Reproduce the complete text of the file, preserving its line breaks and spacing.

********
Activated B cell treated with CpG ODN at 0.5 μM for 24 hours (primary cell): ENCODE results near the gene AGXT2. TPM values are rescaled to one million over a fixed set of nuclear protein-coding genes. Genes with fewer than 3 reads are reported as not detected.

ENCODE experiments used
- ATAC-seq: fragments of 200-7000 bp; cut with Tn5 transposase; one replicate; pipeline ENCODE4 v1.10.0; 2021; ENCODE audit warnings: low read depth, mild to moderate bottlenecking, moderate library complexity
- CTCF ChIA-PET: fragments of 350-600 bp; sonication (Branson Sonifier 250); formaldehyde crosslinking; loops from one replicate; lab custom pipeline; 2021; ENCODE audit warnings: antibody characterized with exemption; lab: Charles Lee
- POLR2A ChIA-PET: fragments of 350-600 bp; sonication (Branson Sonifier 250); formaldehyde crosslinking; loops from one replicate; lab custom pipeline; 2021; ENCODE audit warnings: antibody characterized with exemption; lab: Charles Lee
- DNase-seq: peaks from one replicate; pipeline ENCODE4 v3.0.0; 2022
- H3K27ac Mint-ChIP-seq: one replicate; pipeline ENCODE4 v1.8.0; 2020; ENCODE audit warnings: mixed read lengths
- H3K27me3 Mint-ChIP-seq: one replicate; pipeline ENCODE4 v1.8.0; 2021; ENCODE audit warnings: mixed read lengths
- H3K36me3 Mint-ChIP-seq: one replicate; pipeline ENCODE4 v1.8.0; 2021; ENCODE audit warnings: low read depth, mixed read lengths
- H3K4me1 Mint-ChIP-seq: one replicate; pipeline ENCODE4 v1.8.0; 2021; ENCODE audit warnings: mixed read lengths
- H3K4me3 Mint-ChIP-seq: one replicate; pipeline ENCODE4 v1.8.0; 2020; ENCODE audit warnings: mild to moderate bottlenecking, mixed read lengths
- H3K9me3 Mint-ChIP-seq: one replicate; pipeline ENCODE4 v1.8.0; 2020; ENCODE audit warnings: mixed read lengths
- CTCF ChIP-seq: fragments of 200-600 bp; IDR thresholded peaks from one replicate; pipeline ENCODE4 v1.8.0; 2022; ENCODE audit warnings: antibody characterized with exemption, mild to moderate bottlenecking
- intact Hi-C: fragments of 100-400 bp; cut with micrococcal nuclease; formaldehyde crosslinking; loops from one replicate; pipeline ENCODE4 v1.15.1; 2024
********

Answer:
Activated B cell treated with CpG ODN at 0.5 μM for 24 hours (primary cell): ENCODE results near the gene AGXT2. TPM values are rescaled to one million over a fixed set of nuclear protein-coding genes. Genes with fewer than 3 reads are reported as not detected.

ENCODE experiments used
- ATAC-seq: fragments of 200-7000 bp; cut with Tn5 transposase; one replicate; pipeline ENCODE4 v1.10.0; 2021; ENCODE audit warnings: low read depth, mild to moderate bottlenecking, moderate library complexity
- CTCF ChIA-PET: fragments of 350-600 bp; sonication (Branson Sonifier 250); formaldehyde crosslinking; loops from one replicate; lab custom pipeline; 2021; ENCODE audit warnings: antibody characterized with exemption; lab: Charles Lee
- POLR2A ChIA-PET: fragments of 350-600 bp; sonication (Branson Sonifier 250); formaldehyde crosslinking; loops from one replicate; lab custom pipeline; 2021; ENCODE audit warnings: antibody characterized with exemption; lab: Charles Lee
- DNase-seq: peaks from one replicate; pipeline ENCODE4 v3.0.0; 2022
- H3K27ac Mint-ChIP-seq: one replicate; pipeline ENCODE4 v1.8.0; 2020; ENCODE audit warnings: mixed read lengths
- H3K27me3 Mint-ChIP-seq: one replicate; pipeline ENCODE4 v1.8.0; 2021; ENCODE audit warnings: mixed read lengths
- H3K36me3 Mint-ChIP-seq: one replicate; pipeline ENCODE4 v1.8.0; 2021; ENCODE audit warnings: low read depth, mixed read lengths
- H3K4me1 Mint-ChIP-seq: one replicate; pipeline ENCODE4 v1.8.0; 2021; ENCODE audit warnings: mixed read lengths
- H3K4me3 Mint-ChIP-seq: one replicate; pipeline ENCODE4 v1.8.0; 2020; ENCODE audit warnings: mild to moderate bottlenecking, mixed read lengths
- H3K9me3 Mint-ChIP-seq: one replicate; pipeline ENCODE4 v1.8.0; 2020; ENCODE audit warnings: mixed read lengths
- CTCF ChIP-seq: fragments of 200-600 bp; IDR thresholded peaks from one replicate; pipeline ENCODE4 v1.8.0; 2022; ENCODE audit warnings: antibody characterized with exemption, mild to moderate bottlenecking
- intact Hi-C: fragments of 100-400 bp; cut with micrococcal nuclease; formaldehyde crosslinking; loops from one replicate; pipeline ENCODE4 v1.15.1; 2024